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MF GALAXY

MF GALAXY is a weekly podcast powered by four mighty engines: * Writers on writing: the craft and the business * Pop culture including TV, movies, graphic novels, and more * Progressive politics, activism, and social enterprise * Africentric change-makers, histories, cultures, art, and more! Mixing brand-new interviews with classic conversations (from my archive of 23 years in broadcasting) with famous and dynamic figures in the arts, Hollywood, and politics, MF GALAXY will take you to places you've never been before, and deliver fresh insights on the places you've been.
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Now displaying: Category: writer - playwright - first nations
Apr 18, 2016

Kenneth T. Williams is one of Canada’s most accomplished playwrights. His work ranges from the grim to the hilarious, and is endlessly provocative. His many plays, several of which have been published, include Café Daughter, Gordon Winter, Bannock Republic, and Suicide Notes, and celebrated actors such as Lorne Cardinal and Tantoo Cardinal have appeared in his plays Thunderstick and Three Little Birds, respectively.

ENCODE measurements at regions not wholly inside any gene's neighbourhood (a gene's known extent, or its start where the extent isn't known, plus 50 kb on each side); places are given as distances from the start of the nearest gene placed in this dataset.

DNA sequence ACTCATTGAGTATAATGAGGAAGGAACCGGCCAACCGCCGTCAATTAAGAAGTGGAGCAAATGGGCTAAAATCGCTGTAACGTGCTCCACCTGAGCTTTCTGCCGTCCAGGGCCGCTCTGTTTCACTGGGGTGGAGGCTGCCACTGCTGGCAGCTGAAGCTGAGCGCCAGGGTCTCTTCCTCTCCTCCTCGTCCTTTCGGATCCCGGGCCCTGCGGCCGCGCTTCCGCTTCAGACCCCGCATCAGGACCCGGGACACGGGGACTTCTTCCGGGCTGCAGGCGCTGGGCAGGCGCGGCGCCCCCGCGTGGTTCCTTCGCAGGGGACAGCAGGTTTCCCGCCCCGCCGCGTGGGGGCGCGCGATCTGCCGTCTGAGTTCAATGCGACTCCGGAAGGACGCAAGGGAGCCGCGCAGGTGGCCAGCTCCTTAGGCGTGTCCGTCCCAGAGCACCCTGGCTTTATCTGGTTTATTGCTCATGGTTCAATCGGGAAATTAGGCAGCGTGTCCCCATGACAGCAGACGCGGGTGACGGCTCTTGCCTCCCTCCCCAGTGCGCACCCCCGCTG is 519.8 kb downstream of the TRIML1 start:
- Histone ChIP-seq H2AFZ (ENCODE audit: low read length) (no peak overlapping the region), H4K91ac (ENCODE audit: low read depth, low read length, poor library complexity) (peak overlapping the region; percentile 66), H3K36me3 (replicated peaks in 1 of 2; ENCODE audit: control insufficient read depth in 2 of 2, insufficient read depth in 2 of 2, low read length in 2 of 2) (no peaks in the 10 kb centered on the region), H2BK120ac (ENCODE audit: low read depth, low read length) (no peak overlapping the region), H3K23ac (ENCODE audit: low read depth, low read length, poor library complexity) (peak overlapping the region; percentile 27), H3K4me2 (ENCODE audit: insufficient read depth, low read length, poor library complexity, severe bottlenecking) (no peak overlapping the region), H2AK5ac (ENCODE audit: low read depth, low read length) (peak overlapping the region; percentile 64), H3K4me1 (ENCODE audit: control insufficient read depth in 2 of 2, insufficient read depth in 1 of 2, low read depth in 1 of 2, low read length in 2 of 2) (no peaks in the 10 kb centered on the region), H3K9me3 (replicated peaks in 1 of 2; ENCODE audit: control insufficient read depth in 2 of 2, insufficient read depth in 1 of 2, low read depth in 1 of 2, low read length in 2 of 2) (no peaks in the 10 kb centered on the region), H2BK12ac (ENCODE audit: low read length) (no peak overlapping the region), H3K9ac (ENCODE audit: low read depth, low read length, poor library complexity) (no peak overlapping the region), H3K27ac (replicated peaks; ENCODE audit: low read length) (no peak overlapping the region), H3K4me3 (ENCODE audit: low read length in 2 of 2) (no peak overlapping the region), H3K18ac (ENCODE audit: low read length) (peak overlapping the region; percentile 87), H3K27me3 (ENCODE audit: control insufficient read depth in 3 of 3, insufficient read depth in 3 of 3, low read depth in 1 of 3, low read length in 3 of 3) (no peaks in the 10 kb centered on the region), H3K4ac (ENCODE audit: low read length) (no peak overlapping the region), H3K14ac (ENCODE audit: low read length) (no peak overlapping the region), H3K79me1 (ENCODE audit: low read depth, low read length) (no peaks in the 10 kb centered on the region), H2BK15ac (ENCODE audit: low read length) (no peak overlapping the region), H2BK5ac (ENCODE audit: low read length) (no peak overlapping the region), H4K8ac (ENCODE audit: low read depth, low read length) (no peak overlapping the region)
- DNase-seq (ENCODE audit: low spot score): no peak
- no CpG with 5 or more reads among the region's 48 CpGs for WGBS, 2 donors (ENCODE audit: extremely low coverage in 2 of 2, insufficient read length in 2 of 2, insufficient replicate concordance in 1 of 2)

Williams has been the playwright-in-residence for the Drama Department at the University of Saskatchewan, where he also teaches playwriting. He splits his time between Edmonton and Saskatoon. Williams hails from the George Gordon First Nation in Saskatchewan, and is the first Indigenous person to earn an M.F.A. in playwriting from the University of Alberta.

In today’s episode of MF GALAXY, Williams discusses:

  • The vital importance of curiosity for writers
  • Why character motivation and action is indispensable
  • What he means by the need to “eliminate Red Shirts” and why “everyone must drive the Death Star”
  • Why he disputes a star of Canadian Literature who denounces humour in writing
  • How he knew he was ready to teach playwriting
  • The indispensability of workshopping
  • What it means to be a text-based character-driven playwright, and
  • Why a script must be able to adapt to any stage

Williams spoke to me by Skype in November, 2014 from his office at the University of Saskatchewan.

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